What's hot: Water temperature. This time of year fishing can be tough when the water on the shallow grass flats reaches 90 degrees. Bites will be few and far between. Fish are like us; they are more active when it's cool.
Tactics: Forget sleeping until 9 and getting in a couple hours of fishing before noon. If you're interested in taking fish home for dinner, better be on the water by 6 a.m. and be going home by 9 a.m. Save sleeping in until a day when chores need to be done around the house. On the other end of the spectrum, try fishing from 6 p.m. to dark. Most locals forgo fishing completely during daylight hours now. They claim fishing is much better, which it can be. The only problem is seeing, especially when it comes to casting. Depth of field changes dramatically and it's not hard to get hung on a dock, branch or some other piece of structure. Fishing is also better after a heavy rainfall or a thunderstorm moves through. The cool rain will drop the water temperature by a degree or two, sending most fish into a feeding frenzy.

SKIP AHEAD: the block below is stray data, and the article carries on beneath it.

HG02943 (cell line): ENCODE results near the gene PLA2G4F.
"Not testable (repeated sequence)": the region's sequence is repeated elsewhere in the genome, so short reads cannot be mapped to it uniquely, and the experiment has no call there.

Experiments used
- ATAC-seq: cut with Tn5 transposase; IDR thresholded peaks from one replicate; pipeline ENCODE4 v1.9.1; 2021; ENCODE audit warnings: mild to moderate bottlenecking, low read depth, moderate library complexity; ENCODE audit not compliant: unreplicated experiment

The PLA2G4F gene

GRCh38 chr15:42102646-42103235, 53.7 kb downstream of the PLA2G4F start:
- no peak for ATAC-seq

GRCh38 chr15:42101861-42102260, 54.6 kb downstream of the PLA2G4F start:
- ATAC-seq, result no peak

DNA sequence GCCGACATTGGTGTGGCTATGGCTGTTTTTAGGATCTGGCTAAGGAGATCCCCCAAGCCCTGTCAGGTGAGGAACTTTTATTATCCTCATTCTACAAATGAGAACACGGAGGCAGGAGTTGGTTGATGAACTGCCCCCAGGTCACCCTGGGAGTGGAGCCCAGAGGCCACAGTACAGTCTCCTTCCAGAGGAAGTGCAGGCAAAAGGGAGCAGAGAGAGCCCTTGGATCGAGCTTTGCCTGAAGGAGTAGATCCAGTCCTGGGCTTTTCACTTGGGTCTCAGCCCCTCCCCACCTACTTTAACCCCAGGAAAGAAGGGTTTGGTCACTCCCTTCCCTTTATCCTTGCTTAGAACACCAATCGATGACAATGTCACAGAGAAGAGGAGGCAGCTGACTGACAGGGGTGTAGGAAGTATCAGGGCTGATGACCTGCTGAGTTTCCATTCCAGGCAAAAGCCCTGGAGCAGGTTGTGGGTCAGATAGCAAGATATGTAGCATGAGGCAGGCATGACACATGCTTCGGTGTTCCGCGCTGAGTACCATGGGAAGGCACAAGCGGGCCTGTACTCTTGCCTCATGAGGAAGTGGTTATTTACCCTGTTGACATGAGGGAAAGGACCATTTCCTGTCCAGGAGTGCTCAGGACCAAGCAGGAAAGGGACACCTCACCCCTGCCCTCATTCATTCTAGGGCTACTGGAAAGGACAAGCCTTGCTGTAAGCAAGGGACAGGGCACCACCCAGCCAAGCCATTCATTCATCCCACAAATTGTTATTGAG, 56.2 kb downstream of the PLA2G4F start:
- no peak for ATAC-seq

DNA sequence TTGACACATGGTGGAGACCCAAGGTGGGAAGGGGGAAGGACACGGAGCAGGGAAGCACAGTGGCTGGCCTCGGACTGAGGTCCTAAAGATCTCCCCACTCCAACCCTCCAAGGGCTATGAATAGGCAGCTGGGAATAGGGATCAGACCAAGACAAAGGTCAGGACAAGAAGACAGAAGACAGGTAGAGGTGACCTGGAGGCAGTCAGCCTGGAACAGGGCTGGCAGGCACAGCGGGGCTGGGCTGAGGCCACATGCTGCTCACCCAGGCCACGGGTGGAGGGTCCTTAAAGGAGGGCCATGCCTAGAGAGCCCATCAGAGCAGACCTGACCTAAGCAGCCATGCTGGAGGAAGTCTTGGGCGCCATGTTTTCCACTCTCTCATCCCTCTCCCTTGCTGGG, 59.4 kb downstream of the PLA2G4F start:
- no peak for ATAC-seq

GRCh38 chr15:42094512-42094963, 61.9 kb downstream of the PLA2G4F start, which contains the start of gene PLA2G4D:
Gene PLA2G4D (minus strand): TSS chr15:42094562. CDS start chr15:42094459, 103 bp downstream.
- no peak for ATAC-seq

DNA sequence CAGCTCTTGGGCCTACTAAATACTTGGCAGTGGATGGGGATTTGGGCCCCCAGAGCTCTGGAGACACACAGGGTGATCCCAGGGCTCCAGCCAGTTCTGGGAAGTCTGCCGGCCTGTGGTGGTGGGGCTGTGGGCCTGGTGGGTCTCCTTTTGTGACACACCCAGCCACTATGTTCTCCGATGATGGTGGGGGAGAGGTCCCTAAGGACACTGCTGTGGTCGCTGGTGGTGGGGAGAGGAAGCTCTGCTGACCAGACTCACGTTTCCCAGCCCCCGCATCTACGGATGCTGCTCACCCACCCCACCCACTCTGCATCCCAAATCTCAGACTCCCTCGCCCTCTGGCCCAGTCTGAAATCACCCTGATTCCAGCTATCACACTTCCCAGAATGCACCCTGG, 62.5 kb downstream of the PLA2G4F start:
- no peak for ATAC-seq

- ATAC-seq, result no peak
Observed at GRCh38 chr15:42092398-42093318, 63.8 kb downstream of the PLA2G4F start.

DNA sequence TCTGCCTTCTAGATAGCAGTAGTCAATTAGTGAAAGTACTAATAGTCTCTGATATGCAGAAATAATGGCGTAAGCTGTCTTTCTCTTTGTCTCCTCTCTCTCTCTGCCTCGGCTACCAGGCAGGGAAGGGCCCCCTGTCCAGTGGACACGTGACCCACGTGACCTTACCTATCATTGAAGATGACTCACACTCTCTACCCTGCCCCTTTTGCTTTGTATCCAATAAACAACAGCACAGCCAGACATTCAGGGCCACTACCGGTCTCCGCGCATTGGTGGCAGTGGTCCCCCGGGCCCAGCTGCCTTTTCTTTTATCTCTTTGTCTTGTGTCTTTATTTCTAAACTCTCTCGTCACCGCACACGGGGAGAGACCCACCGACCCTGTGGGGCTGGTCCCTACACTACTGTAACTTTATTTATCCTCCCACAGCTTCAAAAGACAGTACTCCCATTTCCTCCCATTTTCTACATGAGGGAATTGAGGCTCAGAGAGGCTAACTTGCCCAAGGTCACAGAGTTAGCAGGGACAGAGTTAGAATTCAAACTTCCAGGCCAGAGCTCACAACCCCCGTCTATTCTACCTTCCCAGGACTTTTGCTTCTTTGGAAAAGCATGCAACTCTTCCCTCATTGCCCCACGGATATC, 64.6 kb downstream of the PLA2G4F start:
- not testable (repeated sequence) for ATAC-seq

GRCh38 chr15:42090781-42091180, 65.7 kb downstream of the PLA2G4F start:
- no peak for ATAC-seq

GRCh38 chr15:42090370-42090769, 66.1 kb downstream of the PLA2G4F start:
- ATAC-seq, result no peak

Pro's pointer: Freeze gallon jugs of water to put in the live well to keep the bait cool. They'll be more frisky, and one frisky sardine is better than a well full of lethargic ones.
Rick Frazier runs Lucky Dawg Charters out of St. Petersburg and can be reached at firstname.lastname@example.org or (727) 510-4376.